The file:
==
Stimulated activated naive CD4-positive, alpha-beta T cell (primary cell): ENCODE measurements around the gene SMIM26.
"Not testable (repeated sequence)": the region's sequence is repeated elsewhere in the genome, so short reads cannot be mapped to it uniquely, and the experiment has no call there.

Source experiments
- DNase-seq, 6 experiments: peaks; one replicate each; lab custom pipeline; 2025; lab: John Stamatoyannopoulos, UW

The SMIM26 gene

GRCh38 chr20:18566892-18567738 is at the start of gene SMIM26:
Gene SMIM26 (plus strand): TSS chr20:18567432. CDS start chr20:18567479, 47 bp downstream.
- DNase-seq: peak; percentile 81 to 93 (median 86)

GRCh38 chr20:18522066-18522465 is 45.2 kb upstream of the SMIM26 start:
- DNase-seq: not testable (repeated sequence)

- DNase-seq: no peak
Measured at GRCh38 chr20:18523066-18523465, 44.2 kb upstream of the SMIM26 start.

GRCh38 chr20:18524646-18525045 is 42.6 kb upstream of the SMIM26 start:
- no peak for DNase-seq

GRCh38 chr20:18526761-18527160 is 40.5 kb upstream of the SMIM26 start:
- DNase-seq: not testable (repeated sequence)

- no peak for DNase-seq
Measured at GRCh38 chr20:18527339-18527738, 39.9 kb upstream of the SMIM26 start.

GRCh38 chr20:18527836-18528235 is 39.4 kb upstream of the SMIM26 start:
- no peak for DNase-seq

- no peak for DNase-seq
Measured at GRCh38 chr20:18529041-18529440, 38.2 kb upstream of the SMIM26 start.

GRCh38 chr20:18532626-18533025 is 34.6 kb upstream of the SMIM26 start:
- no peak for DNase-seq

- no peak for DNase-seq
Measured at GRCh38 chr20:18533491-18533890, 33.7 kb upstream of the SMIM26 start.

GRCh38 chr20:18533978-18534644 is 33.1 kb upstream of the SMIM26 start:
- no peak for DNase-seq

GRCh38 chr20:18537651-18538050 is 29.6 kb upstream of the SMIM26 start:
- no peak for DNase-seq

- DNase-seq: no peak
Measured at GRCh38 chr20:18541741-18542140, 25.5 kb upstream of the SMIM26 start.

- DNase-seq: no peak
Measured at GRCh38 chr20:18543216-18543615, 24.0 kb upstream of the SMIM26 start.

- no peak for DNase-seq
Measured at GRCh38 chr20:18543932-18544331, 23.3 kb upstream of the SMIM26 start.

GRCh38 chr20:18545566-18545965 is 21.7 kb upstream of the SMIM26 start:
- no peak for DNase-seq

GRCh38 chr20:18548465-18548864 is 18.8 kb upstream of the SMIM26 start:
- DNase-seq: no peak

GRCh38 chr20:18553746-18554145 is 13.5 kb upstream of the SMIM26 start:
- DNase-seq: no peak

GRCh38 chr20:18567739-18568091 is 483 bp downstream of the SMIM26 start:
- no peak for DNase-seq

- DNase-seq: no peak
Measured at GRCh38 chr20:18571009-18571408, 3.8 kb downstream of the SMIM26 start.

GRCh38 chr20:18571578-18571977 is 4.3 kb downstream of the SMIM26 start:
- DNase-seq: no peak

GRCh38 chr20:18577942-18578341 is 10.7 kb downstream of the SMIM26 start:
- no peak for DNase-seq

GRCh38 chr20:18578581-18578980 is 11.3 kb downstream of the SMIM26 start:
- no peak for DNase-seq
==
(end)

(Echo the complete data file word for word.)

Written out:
Stimulated activated naive CD4-positive, alpha-beta T cell (primary cell): ENCODE measurements around the gene SMIM26.
"Not testable (repeated sequence)": the region's sequence is repeated elsewhere in the genome, so short reads cannot be mapped to it uniquely, and the experiment has no call there.

Source experiments
- DNase-seq, 6 experiments: peaks; one replicate each; lab custom pipeline; 2025; lab: John Stamatoyannopoulos, UW

The SMIM26 gene

GRCh38 chr20:18566892-18567738 is at the start of gene SMIM26:
Gene SMIM26 (plus strand): TSS chr20:18567432. CDS start chr20:18567479, 47 bp downstream.
- DNase-seq: peak; percentile 81 to 93 (median 86)

GRCh38 chr20:18522066-18522465 is 45.2 kb upstream of the SMIM26 start:
- DNase-seq: not testable (repeated sequence)

- DNase-seq: no peak
Measured at GRCh38 chr20:18523066-18523465, 44.2 kb upstream of the SMIM26 start.

GRCh38 chr20:18524646-18525045 is 42.6 kb upstream of the SMIM26 start:
- no peak for DNase-seq

GRCh38 chr20:18526761-18527160 is 40.5 kb upstream of the SMIM26 start:
- DNase-seq: not testable (repeated sequence)

- no peak for DNase-seq
Measured at GRCh38 chr20:18527339-18527738, 39.9 kb upstream of the SMIM26 start.

GRCh38 chr20:18527836-18528235 is 39.4 kb upstream of the SMIM26 start:
- no peak for DNase-seq

- no peak for DNase-seq
Measured at GRCh38 chr20:18529041-18529440, 38.2 kb upstream of the SMIM26 start.

GRCh38 chr20:18532626-18533025 is 34.6 kb upstream of the SMIM26 start:
- no peak for DNase-seq

- no peak for DNase-seq
Measured at GRCh38 chr20:18533491-18533890, 33.7 kb upstream of the SMIM26 start.

GRCh38 chr20:18533978-18534644 is 33.1 kb upstream of the SMIM26 start:
- no peak for DNase-seq

GRCh38 chr20:18537651-18538050 is 29.6 kb upstream of the SMIM26 start:
- no peak for DNase-seq

- DNase-seq: no peak
Measured at GRCh38 chr20:18541741-18542140, 25.5 kb upstream of the SMIM26 start.

- DNase-seq: no peak
Measured at GRCh38 chr20:18543216-18543615, 24.0 kb upstream of the SMIM26 start.

- no peak for DNase-seq
Measured at GRCh38 chr20:18543932-18544331, 23.3 kb upstream of the SMIM26 start.

GRCh38 chr20:18545566-18545965 is 21.7 kb upstream of the SMIM26 start:
- no peak for DNase-seq

GRCh38 chr20:18548465-18548864 is 18.8 kb upstream of the SMIM26 start:
- DNase-seq: no peak

GRCh38 chr20:18553746-18554145 is 13.5 kb upstream of the SMIM26 start:
- DNase-seq: no peak

GRCh38 chr20:18567739-18568091 is 483 bp downstream of the SMIM26 start:
- no peak for DNase-seq

- DNase-seq: no peak
Measured at GRCh38 chr20:18571009-18571408, 3.8 kb downstream of the SMIM26 start.

GRCh38 chr20:18571578-18571977 is 4.3 kb downstream of the SMIM26 start:
- DNase-seq: no peak

GRCh38 chr20:18577942-18578341 is 10.7 kb downstream of the SMIM26 start:
- no peak for DNase-seq

GRCh38 chr20:18578581-18578980 is 11.3 kb downstream of the SMIM26 start:
- no peak for DNase-seq